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Milivoj Petkovic. Photo: EPA//Jiri Buller
Two defence lawyers for Milivoj Petkovic, Vesna Alaburic and Davor Lazic, in a motion filed with the Mechanism for International Criminal Tribunals, MICT, have said that according to information from the United Nations’ Detention Unit, in February 2021 the conditions would be met to consider Petkovic’s early release.
The defence lawyers pointed out that Petkovic has served two-thirds of his sentence and accepted the definitive verdict in his case, as well as responsibility for the crimes for which he was sentenced.
“He is expressing sincere remorse for his actions or failure to act, which led or contributed to the commission of crimes, and deep condolences to the Bosniak victims and their families.
“He will carry this as a personal burden for the rest of his life. He can only hope he will get a chance to personally contribute to peace and reconciliation between nations in the former Yugoslavia in general and Bosnia and Herzegovina in particular,” the defence wrote.
The lawyers also noted that Petkovic is now 71 and that his health has deteriorated. Due to the COVID-19 pandemic, his family have not been able to visit him since March.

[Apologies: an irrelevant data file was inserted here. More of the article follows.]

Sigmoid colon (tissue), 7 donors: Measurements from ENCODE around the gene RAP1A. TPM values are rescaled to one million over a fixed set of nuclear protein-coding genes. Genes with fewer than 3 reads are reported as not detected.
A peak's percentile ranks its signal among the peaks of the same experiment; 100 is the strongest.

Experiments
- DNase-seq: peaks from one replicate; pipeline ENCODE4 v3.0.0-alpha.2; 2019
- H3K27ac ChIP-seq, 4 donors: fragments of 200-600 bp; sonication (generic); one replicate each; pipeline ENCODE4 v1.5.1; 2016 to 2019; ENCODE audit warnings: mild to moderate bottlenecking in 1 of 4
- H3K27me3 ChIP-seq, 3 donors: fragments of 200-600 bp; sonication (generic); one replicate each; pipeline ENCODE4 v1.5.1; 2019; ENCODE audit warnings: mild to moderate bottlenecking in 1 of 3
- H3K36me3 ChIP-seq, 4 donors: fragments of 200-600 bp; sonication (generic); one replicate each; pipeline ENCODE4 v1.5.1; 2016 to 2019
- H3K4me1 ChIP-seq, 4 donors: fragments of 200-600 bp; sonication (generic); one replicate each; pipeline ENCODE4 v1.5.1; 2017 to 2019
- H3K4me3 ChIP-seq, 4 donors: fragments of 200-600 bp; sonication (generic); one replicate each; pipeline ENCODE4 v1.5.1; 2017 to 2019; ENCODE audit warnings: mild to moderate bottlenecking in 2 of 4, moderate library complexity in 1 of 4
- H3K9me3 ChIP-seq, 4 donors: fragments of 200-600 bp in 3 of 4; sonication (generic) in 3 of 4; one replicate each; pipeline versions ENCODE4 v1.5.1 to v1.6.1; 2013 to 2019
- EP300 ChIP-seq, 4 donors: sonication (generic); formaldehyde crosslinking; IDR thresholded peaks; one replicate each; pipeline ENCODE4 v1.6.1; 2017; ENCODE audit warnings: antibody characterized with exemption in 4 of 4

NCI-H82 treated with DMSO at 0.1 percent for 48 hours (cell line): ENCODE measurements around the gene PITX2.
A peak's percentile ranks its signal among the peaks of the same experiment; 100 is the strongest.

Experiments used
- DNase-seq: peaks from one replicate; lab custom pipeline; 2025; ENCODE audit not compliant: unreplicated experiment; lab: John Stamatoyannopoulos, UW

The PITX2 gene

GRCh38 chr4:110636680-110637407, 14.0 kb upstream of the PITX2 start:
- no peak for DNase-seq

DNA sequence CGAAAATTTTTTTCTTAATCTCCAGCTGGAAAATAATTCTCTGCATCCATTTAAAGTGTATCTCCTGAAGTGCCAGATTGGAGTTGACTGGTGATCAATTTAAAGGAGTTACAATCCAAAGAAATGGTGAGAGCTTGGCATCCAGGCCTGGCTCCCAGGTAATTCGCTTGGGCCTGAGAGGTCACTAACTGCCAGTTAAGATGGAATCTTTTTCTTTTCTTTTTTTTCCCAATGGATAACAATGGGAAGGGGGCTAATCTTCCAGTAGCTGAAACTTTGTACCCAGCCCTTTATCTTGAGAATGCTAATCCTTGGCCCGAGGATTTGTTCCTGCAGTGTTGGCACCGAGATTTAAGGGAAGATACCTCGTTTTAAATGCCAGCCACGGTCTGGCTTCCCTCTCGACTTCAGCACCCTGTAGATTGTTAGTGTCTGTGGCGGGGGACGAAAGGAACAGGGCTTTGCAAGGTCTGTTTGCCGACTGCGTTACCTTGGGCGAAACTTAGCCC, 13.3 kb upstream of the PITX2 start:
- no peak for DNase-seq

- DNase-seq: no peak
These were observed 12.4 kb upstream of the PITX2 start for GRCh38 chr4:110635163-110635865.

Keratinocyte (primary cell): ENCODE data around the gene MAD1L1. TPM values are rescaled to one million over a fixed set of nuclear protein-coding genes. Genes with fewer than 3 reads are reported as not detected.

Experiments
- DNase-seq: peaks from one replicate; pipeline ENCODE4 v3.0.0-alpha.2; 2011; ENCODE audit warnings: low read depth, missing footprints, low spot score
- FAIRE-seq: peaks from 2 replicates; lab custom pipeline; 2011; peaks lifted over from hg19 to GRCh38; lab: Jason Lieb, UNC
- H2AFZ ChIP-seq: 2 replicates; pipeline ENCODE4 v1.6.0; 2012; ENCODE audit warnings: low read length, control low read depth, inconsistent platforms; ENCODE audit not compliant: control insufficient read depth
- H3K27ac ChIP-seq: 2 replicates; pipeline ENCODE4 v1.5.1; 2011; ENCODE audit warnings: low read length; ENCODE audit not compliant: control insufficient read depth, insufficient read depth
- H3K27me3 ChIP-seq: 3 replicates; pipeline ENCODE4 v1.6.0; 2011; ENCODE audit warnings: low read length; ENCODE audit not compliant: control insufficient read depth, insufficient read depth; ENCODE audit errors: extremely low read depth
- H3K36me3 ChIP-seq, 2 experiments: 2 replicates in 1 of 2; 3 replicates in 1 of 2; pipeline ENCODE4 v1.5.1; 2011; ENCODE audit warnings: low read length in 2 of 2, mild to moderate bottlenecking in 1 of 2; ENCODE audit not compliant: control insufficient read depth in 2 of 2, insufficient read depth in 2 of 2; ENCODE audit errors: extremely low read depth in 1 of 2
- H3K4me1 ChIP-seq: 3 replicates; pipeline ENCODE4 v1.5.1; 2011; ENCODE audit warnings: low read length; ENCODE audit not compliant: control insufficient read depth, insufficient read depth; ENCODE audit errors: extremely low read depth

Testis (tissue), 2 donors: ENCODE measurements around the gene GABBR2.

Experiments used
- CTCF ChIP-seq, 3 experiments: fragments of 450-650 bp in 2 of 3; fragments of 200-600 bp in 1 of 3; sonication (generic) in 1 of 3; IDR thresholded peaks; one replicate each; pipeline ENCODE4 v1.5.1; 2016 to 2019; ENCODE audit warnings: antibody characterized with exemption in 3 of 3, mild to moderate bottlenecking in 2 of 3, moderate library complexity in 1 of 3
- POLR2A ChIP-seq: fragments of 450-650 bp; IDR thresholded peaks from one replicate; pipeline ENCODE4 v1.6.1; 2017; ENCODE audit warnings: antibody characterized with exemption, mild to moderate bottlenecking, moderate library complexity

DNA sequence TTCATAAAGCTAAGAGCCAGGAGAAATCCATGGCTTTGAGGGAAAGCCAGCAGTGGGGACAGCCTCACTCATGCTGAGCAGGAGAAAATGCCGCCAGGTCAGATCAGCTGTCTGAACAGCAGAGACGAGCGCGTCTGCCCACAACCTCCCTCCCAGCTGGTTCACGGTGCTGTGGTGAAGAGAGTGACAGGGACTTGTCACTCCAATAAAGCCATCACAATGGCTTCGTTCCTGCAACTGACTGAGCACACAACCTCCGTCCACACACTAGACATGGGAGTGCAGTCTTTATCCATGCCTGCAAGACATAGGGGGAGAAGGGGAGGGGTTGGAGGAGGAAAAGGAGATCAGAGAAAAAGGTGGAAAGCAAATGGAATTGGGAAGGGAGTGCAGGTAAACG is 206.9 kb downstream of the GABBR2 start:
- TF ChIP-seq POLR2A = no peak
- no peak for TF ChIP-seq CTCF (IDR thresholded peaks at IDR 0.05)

The motion emphasized Petkovic’s exemplary conduct during his trial and prison term. As stated in the motion, he has been released temporarily before, on several occasions.
If the Mechanism approves his early release, the defence considers that Petkovic will have no problems “integrating into Croatian society” and does not pose any threat to any person or to public order.
It was also stated that, in case of his early release, Petkovic would live in Split, where he lived before his trial, and spend his time with his family and three grandchildren.
The International Criminal Tribunal for former Yugoslavia, ICTY, sentenced Petkovic, Jadranko Prlic, Bruno Stojic, Slobodan Praljak, Valentin Coric and Berislav Pusic to a total of 111 years in prison in 2017.
Prlic, former president of the Bosnian Croat-run Herzeg-Bosnia statelet, was sentenced to 25 years, while its former defence minister, Stojic, got 25 years and Praljak and Petkovic, former chiefs of its military wing, the Croatian Defence Council, HVO, each got 20 years.
Former Military Police chief and interior minister Coric was sentenced to 16 years and president of the Commission for Exchange of Prisoners Pusic to ten years.
Shortly after the pronouncement of his verdict, Praljak drank poison after which he was transferred to a hospital in the Hague, where he later died.
Earlier this year, Petkovic was transferred from the UN Detention Unit to Belgium to serve his remaining sentence.